A delegation from Israel, likely consisting of Mossad officials, recently visited the military Sudanese leaders responsible for the coup in Khartoum in late October, the Israeli news site Walla reported on Monday.
The purpose of the visit was reportedly to find out whether the coup would affect the normalization agreement between Sudan and Israel that was brokered by the former Trump administration in 2020.
The representatives of the Jewish state met with Abdel Rahim Hamdan Dagalo, a Sudanese general in charge of the Rapid Support Forces paramilitary that played an instrumental role in last month’s coup. The political turmoil in Sudan has so far claimed the lives of at least 20 civilians and left more than 140 people wounded.
This was not the first time that general Dagalo met with senior Israeli officials. In early October, Dagalo was part of a Sudanese delegation that secretly visited the Jewish state where they reportedly discussed security issues with Israeli officials from the Prime Minister’s Office in Jerusalem and representatives of the National Security Council. Israeli officials deny that they were informed in advance of any coup plans in Sudan.
The United States and several European countries have condemned the coup in Sudan and demanded that the military leaders return the power to the civilian Sudanese administration. Washington also decided to freeze $700 million in financial assistance to the impoverished African state.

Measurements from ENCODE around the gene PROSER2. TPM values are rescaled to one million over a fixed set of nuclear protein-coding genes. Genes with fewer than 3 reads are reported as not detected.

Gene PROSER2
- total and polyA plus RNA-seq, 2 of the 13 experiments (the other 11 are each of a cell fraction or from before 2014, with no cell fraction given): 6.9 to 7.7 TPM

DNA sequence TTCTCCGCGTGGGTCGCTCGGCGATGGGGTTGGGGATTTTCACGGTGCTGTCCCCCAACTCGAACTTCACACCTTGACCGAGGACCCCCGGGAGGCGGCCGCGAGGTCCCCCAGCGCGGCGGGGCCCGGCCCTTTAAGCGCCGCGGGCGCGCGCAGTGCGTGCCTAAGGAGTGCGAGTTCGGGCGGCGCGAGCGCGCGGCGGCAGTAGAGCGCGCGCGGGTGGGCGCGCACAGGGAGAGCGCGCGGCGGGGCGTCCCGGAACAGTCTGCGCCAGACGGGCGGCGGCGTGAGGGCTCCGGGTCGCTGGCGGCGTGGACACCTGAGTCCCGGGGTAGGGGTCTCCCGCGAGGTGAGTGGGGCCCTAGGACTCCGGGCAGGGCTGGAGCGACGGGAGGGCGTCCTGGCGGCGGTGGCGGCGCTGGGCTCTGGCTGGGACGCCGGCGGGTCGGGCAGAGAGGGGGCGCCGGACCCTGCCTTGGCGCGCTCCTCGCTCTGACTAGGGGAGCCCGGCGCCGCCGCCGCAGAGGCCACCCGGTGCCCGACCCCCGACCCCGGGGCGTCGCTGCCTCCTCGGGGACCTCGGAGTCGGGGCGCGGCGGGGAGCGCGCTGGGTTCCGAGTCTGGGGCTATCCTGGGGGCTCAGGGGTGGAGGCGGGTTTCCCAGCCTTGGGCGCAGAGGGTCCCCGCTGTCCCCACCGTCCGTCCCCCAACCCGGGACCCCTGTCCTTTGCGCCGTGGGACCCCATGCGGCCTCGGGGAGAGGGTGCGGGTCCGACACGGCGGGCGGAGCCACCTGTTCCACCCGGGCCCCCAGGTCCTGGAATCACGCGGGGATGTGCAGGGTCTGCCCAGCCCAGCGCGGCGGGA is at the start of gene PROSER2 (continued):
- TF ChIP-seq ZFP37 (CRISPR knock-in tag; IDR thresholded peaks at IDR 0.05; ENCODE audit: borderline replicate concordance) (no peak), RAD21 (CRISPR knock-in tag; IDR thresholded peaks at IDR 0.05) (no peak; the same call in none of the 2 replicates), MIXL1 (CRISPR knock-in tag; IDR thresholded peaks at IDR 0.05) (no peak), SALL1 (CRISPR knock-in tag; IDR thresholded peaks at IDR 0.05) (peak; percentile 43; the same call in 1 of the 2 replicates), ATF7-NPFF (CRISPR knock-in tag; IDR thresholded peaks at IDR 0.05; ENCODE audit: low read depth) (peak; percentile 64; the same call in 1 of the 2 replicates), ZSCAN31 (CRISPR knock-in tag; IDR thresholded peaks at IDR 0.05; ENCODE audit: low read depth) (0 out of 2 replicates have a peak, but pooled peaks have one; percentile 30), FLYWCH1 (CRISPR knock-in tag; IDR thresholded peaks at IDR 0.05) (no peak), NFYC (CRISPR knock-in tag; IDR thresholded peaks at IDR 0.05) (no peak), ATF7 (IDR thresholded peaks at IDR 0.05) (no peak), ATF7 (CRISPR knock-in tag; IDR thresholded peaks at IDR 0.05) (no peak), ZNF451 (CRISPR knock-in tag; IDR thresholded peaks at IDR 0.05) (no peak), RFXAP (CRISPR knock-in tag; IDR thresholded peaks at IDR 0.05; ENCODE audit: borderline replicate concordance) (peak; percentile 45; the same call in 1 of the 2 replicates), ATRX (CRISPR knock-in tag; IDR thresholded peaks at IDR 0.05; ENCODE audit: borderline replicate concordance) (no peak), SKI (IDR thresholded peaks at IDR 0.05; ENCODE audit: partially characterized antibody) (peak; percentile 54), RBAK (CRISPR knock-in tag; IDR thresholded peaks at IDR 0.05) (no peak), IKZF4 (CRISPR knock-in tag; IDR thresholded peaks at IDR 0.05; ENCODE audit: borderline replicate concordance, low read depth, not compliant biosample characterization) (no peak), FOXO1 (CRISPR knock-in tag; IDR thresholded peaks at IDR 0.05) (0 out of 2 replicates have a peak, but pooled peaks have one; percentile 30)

By contrast, the Jewish state’s leadership has so far remained silent on the coup in Sudan. According to the Walla report, Sudan’s military leadership is interpreting Israel’s silence as a tacit approval of the coup leaders. However, Jerusalem’s silence is most likely connected to a pragmatic unwillingness to jeopardize Israel’s fragile and fresh diplomatic relations with Sudan. In addition, it was the military and not civilian leadership that played an instrumental role behind the historic normalization agreement between Sudan and Israel.
From Jerusalem’s perspective, a military regime in Sudan likely means more stability and a higher likelihood that the bilateral relations between Sudan and Israel survive the turmoil. While Western nations promote democracy in the Middle East, Israeli leaders tend to focus on pragmatic stability provided by military leaders, especially after the failed Arab Spring that paved the path toward a resurgent Islamism throughout the region.
While much of the West has criticized Egypt for its human rights abuses, Jerusalem has for the abovementioned reasons focused on establishing close security ties with the current Egyptian government led by the retired general Abdel Fatah el-Sisi. Israel has assisted Cairo in the battle against Islamists in the Sinai Peninsula. In return, Egypt has played an important role as a broker between Hamas and Israel.
Unlike most Western democracies, Israeli leaders cannot normally afford making official statements on controversial foreign policy issues that could potentially undermine the Jewish state’s security. For instance, much of the West condemned Russia for annexing parts of Ukraine.
By contrast, Israeli officials remained quiet and focused instead on maintaining its complex but stable ties with the Russian military in next-door Syria. Consequently, Moscow’s appreciation of Jerusalem’s neutral position on Ukraine greatly facilitated the establishment of a security-coordination mechanism between Russian and Israeli military forces in Syria that is still in place today.
In sum, Israel appreciates genuine democracy no less than other Western nations but needs to focus on the harsh realities of the complex and turbulent Middle East.
The All Israel News Staff is a team of journalists in Israel.